Learning proper Netiquette
We've put together some useful tips to help you navigate the requirements of studying online. Make sure you understand your online study requirements, how you will manage your time and the basics of Netiquette (Internet etiquette).
Online study may involve
- Discussing issues
- Completing quizzes, and
- Listening to online lectures
This is on top of attending traditional lectures, tutorials and practicums each week.
Read the tips below to help you thrive in this unique environment and make studying online simpler.
To be successful as an online student, you should:
- Log onto the site as soon as you have access so you can resolve any technical problems. Are there any technical skills you need to learn? Go through the iLearn system early.
- Scan through the material available to you on your iLearn unit page to get an idea of what resources you have access to.
- Find out what you have to do, how much time you are expected to spend online, and regularly check discussion boards and your email. Talk to your lecturer or other students if you're unsure.
You will need to be focused and organised: Don’t leave things to the last minute!
Note: if you are a distance student, you may have to attend a session on campus once or twice a semester. Check details of your course carefully to be sure.
All of this may sound a bit daunting at first, but it is manageable, and generally, students learn very quickly.
Log on to your online unit regularly and allow room in your schedule in case there are difficulties, such as:
- trouble logging on when a quiz is due
- forgetting your password
- not being able to print when needed
- the system being down when you have a scheduled chat session.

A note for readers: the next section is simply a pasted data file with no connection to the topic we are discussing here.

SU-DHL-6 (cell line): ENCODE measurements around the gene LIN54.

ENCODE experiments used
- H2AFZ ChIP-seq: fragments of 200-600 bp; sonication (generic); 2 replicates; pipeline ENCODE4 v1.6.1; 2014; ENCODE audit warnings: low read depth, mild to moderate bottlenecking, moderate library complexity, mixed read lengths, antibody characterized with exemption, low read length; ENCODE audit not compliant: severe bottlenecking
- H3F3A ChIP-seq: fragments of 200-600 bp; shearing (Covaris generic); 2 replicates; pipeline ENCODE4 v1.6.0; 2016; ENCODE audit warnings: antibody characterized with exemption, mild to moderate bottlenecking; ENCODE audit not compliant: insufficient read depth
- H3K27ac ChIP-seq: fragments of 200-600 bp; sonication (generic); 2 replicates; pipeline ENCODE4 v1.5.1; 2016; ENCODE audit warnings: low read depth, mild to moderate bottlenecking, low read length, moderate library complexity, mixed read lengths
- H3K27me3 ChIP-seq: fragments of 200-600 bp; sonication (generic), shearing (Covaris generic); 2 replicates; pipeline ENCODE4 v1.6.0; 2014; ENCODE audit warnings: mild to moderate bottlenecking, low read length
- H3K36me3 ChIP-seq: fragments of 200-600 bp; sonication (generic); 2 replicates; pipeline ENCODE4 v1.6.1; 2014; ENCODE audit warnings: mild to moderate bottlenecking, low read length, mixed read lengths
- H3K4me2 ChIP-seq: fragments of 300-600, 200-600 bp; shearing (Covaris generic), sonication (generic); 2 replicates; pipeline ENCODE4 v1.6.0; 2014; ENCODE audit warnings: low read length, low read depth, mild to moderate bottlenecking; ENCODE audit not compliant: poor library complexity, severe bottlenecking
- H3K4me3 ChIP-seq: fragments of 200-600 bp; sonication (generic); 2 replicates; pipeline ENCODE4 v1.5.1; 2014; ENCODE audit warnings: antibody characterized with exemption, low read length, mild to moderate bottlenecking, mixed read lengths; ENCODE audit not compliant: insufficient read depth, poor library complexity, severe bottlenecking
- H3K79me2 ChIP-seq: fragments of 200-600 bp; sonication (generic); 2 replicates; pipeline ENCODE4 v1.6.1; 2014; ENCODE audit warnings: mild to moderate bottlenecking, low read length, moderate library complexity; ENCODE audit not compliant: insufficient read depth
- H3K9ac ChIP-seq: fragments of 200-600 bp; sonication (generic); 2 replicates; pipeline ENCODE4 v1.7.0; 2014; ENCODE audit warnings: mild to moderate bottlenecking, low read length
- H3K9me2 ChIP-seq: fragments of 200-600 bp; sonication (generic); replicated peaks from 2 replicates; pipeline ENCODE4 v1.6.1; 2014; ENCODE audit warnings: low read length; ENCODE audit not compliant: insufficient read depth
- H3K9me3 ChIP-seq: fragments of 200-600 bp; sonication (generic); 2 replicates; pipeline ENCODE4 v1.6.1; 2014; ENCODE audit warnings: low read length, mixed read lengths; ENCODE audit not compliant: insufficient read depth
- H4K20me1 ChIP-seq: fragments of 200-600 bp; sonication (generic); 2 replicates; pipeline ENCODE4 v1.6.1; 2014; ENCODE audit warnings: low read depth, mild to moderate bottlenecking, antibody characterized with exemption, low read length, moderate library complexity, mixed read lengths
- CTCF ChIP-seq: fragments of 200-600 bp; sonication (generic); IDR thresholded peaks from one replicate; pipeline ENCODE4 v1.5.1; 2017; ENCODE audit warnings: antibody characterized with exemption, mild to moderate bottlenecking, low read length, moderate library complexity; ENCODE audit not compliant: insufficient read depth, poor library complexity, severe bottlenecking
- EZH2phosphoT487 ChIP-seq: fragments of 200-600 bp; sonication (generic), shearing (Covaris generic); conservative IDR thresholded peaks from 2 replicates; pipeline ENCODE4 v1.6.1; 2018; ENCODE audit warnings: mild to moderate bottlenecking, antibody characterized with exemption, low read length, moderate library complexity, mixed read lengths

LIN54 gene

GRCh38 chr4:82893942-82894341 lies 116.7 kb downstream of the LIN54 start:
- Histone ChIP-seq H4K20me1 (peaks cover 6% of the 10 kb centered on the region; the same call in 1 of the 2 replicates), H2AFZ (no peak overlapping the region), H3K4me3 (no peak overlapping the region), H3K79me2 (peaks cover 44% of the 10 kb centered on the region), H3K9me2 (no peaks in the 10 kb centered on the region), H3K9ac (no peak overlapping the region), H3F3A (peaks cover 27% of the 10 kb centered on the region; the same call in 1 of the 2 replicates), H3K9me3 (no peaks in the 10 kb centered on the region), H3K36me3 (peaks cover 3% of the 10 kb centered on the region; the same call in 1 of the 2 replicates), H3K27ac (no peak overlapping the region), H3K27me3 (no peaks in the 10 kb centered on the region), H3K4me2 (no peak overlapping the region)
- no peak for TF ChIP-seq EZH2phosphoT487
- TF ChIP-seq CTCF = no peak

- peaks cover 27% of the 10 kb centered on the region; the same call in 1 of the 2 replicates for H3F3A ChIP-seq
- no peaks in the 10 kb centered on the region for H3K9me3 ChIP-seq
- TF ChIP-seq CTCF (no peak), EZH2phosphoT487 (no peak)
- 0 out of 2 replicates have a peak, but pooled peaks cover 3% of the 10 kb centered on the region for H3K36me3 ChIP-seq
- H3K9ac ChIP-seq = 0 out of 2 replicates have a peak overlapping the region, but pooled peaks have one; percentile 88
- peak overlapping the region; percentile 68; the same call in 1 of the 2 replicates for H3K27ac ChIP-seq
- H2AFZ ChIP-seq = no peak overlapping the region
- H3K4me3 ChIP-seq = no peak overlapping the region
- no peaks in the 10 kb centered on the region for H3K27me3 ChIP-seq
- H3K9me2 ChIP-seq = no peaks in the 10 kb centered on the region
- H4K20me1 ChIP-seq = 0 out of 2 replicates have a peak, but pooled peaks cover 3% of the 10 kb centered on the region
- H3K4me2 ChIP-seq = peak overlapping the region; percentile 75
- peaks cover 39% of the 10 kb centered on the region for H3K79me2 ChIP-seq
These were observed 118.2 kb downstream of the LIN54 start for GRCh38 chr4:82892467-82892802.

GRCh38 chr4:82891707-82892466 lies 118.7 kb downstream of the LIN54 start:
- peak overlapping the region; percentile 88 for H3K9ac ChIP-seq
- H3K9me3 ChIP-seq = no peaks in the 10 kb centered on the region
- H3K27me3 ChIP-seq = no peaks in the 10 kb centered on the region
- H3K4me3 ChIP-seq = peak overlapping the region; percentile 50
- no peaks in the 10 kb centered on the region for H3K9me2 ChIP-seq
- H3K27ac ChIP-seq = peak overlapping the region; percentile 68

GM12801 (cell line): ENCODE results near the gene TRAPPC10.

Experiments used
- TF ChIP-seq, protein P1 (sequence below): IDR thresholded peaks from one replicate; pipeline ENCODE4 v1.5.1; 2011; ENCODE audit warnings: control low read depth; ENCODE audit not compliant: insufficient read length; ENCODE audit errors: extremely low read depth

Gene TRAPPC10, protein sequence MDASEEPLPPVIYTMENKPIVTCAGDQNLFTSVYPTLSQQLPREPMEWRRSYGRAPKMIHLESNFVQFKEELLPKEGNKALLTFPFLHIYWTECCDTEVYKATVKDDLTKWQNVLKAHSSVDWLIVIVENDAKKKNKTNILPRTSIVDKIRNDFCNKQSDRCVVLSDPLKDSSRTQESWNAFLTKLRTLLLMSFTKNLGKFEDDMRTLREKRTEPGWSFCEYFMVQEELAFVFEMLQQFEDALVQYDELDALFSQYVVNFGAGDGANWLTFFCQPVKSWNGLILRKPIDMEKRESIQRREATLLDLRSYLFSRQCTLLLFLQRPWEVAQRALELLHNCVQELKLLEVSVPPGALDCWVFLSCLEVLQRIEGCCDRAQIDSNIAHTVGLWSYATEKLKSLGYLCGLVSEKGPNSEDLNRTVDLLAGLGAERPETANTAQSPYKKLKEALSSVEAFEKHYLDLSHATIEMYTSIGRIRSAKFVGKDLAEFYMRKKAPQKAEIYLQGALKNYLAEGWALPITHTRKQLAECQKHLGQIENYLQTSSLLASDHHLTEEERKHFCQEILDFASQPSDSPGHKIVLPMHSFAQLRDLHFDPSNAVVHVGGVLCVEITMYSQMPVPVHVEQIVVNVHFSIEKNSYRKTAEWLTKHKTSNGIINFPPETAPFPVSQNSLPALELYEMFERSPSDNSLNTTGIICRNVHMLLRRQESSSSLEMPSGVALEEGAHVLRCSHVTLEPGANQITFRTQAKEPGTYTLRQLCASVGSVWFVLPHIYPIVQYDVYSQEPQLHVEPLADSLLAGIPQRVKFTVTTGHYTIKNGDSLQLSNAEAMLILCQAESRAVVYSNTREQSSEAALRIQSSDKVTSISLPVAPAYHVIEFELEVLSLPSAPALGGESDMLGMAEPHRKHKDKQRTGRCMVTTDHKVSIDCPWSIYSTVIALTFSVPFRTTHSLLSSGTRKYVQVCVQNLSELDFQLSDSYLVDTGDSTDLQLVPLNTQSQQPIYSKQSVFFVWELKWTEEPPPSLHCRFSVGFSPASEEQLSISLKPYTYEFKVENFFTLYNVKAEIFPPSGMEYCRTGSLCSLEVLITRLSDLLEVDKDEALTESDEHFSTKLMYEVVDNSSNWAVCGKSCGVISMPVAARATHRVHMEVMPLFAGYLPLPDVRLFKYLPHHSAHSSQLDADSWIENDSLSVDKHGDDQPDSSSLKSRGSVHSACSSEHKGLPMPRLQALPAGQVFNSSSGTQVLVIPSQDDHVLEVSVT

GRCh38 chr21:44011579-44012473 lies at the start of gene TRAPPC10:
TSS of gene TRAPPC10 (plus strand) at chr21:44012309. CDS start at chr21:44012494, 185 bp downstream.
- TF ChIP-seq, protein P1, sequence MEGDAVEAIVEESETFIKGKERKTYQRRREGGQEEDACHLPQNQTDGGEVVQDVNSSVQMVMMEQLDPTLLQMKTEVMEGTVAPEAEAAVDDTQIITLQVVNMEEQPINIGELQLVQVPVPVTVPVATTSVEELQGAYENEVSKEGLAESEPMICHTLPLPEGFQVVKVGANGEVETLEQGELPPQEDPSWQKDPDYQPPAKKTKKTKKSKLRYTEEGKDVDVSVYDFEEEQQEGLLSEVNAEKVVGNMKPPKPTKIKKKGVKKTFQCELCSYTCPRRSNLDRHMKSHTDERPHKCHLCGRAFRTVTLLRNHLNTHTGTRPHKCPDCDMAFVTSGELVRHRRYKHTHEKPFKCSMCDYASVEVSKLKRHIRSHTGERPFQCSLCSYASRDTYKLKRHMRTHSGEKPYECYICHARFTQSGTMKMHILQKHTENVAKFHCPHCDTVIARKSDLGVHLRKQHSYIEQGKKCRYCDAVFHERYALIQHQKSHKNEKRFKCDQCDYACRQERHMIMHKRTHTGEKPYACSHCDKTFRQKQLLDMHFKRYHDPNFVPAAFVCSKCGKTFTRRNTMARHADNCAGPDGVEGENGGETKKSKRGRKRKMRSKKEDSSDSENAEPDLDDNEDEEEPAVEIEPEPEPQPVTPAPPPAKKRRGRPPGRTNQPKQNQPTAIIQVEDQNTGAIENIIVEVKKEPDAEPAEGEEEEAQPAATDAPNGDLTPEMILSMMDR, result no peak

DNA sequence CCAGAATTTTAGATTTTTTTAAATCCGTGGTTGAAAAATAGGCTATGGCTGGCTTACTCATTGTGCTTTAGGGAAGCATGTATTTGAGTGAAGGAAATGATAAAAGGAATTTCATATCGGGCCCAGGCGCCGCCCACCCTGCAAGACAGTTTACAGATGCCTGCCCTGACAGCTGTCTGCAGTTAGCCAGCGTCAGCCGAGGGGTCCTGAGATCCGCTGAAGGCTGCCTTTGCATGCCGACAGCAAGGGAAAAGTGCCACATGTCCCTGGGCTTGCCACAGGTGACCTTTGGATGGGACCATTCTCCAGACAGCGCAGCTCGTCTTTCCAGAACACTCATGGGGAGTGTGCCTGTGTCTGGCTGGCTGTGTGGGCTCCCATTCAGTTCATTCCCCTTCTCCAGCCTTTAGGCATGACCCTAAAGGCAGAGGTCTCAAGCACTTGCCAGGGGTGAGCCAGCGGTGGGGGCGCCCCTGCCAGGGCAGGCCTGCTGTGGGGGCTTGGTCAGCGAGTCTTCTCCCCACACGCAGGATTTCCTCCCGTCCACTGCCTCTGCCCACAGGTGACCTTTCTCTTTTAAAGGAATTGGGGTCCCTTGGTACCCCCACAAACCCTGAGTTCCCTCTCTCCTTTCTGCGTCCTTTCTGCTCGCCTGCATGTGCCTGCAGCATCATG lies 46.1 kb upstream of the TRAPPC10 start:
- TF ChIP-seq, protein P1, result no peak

The more you use the online unit, the more proficient you will become at accessing information and troubleshooting problems.
- If you are reading online, give your eyes a rest from the computer every 20 minutes.
- Print off long documents rather than trying to read them online.
- Often, you can enlarge the font size on your browser for easier scanning.
- Most importantly, read critically and question the source of all materials on the Internet.
- Take note of the guidelines set by your lecturer. Make sure you read the Netiquette guide below.
- Make sure you don't add your messages at the last minute as often these discussions are collaborative activities, and members of your group will be relying on you to contribute in a timely fashion.
- No one person should dominate the discussion space; ensure everyone has a chance to share ideas online.
Student Guide: Netiquette
If your units have online activities, you should be aware of Netiquette (or internet etiquette) when communicating.
Participating in online discussions takes some getting used to. The first few times you participate you may feel nervous about sharing your ideas publicly. The more you take part, the more comfortable you become using online communication tools and the more you will benefit from them.
An online discussion can be a face-to-face interaction, or over one or two days, a week or semester. This means you can either respond immediately to discussion points or take some time to respond more carefully.
Ideas and impressions are written rather than spoken, so you don't have the advantage of body language to help you interpret meaning.
Therefore, it is important to:
- be polite and avoid bad language
- acknowledge people's contributions
- respect other people's point of view
- be non-judgmental and supportive
- be aware of cultural differences
- be careful with humour and sarcasm
One way to overcome the fact that you can't 'see' the person you are talking to is to use 'emoticons' to give a visual meaning to your written words.
For example, a smiling face or laughter can be represented by the symbol :) or the acronym LOL (laugh out loud).
Only use these if you feel comfortable with them and don't overuse them.
Basic online communication guidelines
- You should make a regular commitment to log-on and check the discussion board. This will help you to get familiar with your online community and become an active part of the class.